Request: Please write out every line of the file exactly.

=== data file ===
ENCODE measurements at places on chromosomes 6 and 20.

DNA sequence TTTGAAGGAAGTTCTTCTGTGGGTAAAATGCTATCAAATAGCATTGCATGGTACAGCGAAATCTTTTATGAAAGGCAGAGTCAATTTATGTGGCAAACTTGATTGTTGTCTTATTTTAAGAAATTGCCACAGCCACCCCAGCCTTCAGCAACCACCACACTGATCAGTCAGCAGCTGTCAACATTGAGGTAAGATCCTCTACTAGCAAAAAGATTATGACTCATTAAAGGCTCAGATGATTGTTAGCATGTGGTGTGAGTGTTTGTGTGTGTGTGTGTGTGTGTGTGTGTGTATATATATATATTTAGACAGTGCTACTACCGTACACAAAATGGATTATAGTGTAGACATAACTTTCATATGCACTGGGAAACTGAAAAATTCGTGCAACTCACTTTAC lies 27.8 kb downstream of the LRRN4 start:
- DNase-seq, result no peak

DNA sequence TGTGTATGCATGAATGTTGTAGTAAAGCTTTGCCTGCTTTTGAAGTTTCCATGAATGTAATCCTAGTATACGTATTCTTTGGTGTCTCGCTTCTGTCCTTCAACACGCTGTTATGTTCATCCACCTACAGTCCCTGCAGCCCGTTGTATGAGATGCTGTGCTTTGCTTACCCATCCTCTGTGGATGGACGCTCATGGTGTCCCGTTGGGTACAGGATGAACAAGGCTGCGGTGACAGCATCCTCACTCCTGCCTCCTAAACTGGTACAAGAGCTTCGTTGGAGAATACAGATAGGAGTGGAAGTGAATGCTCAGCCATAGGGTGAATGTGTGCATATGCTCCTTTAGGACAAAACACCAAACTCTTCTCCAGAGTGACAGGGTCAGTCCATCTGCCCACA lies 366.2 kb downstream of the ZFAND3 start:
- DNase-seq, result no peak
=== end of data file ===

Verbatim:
ENCODE measurements at places on chromosomes 6 and 20.

DNA sequence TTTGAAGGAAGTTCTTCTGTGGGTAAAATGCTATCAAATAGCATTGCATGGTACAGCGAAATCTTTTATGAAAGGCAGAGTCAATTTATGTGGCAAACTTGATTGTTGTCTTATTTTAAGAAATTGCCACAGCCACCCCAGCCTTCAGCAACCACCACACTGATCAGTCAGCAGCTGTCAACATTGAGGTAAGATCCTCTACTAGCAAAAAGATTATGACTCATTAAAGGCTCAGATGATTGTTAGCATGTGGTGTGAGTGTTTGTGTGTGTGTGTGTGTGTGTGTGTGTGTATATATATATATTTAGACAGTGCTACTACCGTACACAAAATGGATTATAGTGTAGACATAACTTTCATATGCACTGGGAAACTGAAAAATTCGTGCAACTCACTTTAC lies 27.8 kb downstream of the LRRN4 start:
- DNase-seq, result no peak

DNA sequence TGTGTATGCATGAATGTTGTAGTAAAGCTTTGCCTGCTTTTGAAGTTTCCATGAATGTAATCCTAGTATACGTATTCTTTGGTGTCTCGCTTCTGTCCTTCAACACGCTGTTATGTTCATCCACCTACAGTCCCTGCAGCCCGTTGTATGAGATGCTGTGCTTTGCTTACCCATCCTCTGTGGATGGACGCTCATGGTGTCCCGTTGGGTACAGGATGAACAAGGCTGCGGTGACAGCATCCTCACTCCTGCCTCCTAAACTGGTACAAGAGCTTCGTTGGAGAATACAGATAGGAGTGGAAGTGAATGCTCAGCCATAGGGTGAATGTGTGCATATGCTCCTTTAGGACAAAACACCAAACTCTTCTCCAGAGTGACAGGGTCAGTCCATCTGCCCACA lies 366.2 kb downstream of the ZFAND3 start:
- DNase-seq, result no peak